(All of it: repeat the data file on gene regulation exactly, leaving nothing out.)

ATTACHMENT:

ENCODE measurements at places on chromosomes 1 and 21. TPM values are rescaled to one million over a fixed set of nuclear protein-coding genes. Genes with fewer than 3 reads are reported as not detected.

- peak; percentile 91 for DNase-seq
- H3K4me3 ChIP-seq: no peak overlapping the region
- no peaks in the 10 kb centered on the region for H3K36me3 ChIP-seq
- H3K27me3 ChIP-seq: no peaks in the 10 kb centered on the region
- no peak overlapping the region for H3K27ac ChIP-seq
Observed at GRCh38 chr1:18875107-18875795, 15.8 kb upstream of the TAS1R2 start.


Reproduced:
ENCODE measurements at places on chromosomes 1 and 21. TPM values are rescaled to one million over a fixed set of nuclear protein-coding genes. Genes with fewer than 3 reads are reported as not detected.

- peak; percentile 91 for DNase-seq
- H3K4me3 ChIP-seq: no peak overlapping the region
- no peaks in the 10 kb centered on the region for H3K36me3 ChIP-seq
- H3K27me3 ChIP-seq: no peaks in the 10 kb centered on the region
- no peak overlapping the region for H3K27ac ChIP-seq
Observed at GRCh38 chr1:18875107-18875795, 15.8 kb upstream of the TAS1R2 start.